10 Tips to Help Carers of those with Mental Health Disorders
10 Tips for those caring for someone who has a Mental Disorder
I am the mother of a 15 year old daughter who has been diagnosed with Asperger's Disorder, Anxiety Disorder and Bipolar. This didn't all happen at once. The Asperger's wasn't diagnosed until she was in her early teens, the anxiety disorder when she was 15and the bipolar only about 3 months ago.
It is extremely trying living with someone who has serious neurological disorders and it requires a great deal of patience and tolerance to survive. It can and does put a lot of pressure on the family dynamics and can affect relationships between other members of the family.
I have a number of tips which I hope will help anyone living with and caring for a person with a mental illness.
1. Be patient. Try to remember that your loved one has a serious neurological illness. A physical ailment attracts a lot more sympathy from people because it is something that can be seen and understood. It is difficult to live with someone who has a mental illness but is even more difficult to be living with it. Like anyone else, people with mental illnesses want to fit in and be part of society yet in many cases they just can't amalgamate as they want to.
This is why patience is so very important as a lot of the time difficult behaviour is merely the manifestation of frustration at not being able to fit in. Society is generally quite intolerant of and uncomfortable with mental illness.
2. Be supportive. By this I mean just be there for your loved one. Sometimes they will want to talk, other times they won't. Just let them know that you're there for them no matter what.
3. Learn about your loved ones disorders. Knowledge is power. It is very easy to get angry and frustrated with your loved ones erratic mood swings if you have little or no understanding of what they are suffering. There is a huge amount of information on the Internet and forums which you can join for support and information.
4. Take time out. It can be very draining and at times downright exhausting caring for someone with a mental illness. It is important to have time to your self and with other loved ones to recharge the batteries.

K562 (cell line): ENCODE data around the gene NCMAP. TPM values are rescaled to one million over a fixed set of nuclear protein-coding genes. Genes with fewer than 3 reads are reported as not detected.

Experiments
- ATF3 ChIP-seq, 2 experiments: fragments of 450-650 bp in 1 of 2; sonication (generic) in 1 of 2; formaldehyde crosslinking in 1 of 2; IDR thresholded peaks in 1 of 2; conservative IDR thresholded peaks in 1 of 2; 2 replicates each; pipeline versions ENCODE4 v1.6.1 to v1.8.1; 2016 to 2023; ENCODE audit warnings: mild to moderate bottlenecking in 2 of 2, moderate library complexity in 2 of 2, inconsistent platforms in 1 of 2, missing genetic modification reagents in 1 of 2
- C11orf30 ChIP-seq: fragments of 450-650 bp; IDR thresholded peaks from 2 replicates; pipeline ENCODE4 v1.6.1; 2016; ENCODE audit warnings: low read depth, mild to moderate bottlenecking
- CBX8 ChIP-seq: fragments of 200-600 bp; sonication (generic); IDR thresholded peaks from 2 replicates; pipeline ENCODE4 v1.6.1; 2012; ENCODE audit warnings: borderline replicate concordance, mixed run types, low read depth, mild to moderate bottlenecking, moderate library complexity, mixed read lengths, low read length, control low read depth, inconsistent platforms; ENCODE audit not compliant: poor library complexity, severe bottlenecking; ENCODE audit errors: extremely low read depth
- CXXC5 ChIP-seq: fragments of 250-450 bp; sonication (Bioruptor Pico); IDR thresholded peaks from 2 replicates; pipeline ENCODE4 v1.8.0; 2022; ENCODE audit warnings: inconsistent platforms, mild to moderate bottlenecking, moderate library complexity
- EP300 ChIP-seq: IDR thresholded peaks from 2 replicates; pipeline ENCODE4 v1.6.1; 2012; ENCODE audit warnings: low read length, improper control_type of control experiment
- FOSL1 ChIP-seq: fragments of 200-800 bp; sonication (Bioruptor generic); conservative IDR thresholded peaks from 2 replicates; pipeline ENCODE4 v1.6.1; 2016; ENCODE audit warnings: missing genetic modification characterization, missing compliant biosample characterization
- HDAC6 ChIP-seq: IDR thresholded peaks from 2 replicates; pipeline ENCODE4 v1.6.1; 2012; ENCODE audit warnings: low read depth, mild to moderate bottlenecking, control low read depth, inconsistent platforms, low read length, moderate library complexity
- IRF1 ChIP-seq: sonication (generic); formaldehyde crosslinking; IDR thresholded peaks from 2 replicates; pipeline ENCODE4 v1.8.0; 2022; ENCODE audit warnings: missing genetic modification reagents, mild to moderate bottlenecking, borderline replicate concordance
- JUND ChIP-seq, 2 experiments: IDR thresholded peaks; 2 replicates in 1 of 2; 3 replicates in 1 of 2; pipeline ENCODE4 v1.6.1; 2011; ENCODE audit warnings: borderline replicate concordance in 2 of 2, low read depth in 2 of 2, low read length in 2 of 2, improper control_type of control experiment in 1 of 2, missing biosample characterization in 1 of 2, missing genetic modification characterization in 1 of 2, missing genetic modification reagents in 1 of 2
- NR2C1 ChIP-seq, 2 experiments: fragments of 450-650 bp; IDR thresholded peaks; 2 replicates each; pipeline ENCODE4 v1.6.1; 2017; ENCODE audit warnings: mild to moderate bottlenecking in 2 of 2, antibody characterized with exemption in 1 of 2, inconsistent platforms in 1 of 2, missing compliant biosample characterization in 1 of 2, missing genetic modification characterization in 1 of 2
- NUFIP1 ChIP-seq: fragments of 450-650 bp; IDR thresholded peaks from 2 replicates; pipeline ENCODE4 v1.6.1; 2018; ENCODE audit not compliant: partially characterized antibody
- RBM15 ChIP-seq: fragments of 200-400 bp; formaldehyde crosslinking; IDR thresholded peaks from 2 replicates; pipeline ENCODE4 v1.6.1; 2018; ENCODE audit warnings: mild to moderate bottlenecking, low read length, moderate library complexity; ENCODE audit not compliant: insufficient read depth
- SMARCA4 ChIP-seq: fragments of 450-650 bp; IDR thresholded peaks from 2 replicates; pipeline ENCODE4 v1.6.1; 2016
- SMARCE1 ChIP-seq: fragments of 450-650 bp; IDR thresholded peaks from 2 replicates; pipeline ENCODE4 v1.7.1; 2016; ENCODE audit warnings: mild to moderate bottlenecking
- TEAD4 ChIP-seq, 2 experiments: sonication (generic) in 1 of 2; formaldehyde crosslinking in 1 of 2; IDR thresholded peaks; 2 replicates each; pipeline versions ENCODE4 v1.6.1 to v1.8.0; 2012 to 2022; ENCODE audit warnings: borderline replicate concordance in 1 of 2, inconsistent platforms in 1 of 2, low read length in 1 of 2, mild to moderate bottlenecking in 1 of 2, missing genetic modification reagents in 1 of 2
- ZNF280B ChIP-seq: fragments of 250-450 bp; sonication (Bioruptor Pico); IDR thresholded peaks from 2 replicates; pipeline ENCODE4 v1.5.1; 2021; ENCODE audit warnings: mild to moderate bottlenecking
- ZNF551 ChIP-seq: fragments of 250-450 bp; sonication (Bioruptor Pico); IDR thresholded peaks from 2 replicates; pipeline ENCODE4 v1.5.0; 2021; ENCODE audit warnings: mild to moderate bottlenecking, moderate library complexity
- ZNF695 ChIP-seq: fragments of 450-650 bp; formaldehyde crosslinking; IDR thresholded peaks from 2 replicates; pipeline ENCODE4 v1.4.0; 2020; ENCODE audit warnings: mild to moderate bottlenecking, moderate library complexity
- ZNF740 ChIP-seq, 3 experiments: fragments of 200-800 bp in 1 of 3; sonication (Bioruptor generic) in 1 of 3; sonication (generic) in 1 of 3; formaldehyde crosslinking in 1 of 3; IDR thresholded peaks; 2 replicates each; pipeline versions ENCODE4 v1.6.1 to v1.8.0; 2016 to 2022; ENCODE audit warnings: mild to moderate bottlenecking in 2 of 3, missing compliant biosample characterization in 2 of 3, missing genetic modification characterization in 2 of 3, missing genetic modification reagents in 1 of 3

5. Ask questions of your loved one. Choose the correct time i.e. when your loved one is calm. It is important to know how they are feeling to try and get an understanding of where they are at and how they are feeling. You are best to ask open ended questions, in other words questions that require an explanation as opposed to a yes or no answer to better gauge their mood and feelings.
6. Set boundaries and implement consequences for inappropriate behaviour. This is obviously easier to institute when dealing with minors but there are some behaviours which are not acceptable whatever the circumstances and your loved one needs to know that this behaviour won't be tolerated. The second step to this is to be consistent and stick to the rules.
7. Have a support team around you. It is important that you know who to contact should your loved one become a threat to themselves or others. It is also important that you have someone to talk to whether that be a counsellor or a family member or friend who understands your situation.
8. Don't blame yourself for your loved one's illness. It is nobodies fault and a waste of valuable energy feeling guilty.
9. Be an advocate for your loved one. There are times that even the mental health professionals you are dealing with will be less than sympathetic as they can become immune to the issues being faced by the patients. If you are not satisfied with the level of care that you and your loved one is receiving, find a team that you are satisfied with. This is your right and it is important to exercise it. Patients and carers alike should be treated with respect and care.
10. Remember everyone is an individual. Mental illness is very difficult to diagnose. Once you have a diagnosis it is important not to label your loved one as 'bipolar' or 'asperger's'. Every case of these disorders will present with varying symptoms sometimes overlapping so each individual must be treated according to the symptoms which they present.
It can be difficult to prescribe the correct medication and it is often a trial and error process. Here we go back to number 1. Be patient. It takes time to get a diagnosis and will also take time to get the right level of treatment.
About the author:
Sue Taylor is the mother of a 15 year old girl who suffers from a variety of mental disorders.
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